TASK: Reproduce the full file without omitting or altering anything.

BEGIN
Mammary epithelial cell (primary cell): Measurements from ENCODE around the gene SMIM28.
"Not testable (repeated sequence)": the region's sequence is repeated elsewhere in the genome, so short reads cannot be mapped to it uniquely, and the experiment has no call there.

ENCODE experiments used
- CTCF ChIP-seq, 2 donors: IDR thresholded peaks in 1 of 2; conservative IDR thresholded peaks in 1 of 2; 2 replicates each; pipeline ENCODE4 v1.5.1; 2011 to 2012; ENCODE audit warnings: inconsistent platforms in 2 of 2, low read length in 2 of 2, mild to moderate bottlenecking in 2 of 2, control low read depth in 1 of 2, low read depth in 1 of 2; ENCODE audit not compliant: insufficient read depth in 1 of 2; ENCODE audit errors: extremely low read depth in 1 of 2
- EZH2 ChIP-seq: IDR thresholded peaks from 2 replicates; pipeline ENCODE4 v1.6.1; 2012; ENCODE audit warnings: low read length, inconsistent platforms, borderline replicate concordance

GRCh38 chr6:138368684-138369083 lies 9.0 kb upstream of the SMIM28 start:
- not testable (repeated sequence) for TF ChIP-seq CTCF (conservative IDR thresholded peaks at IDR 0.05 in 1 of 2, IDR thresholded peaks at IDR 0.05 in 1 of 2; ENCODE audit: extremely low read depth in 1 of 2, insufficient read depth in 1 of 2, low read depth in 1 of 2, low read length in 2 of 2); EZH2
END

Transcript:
Mammary epithelial cell (primary cell): Measurements from ENCODE around the gene SMIM28.
"Not testable (repeated sequence)": the region's sequence is repeated elsewhere in the genome, so short reads cannot be mapped to it uniquely, and the experiment has no call there.

ENCODE experiments used
- CTCF ChIP-seq, 2 donors: IDR thresholded peaks in 1 of 2; conservative IDR thresholded peaks in 1 of 2; 2 replicates each; pipeline ENCODE4 v1.5.1; 2011 to 2012; ENCODE audit warnings: inconsistent platforms in 2 of 2, low read length in 2 of 2, mild to moderate bottlenecking in 2 of 2, control low read depth in 1 of 2, low read depth in 1 of 2; ENCODE audit not compliant: insufficient read depth in 1 of 2; ENCODE audit errors: extremely low read depth in 1 of 2
- EZH2 ChIP-seq: IDR thresholded peaks from 2 replicates; pipeline ENCODE4 v1.6.1; 2012; ENCODE audit warnings: low read length, inconsistent platforms, borderline replicate concordance

GRCh38 chr6:138368684-138369083 lies 9.0 kb upstream of the SMIM28 start:
- not testable (repeated sequence) for TF ChIP-seq CTCF (conservative IDR thresholded peaks at IDR 0.05 in 1 of 2, IDR thresholded peaks at IDR 0.05 in 1 of 2; ENCODE audit: extremely low read depth in 1 of 2, insufficient read depth in 1 of 2, low read depth in 1 of 2, low read length in 2 of 2); EZH2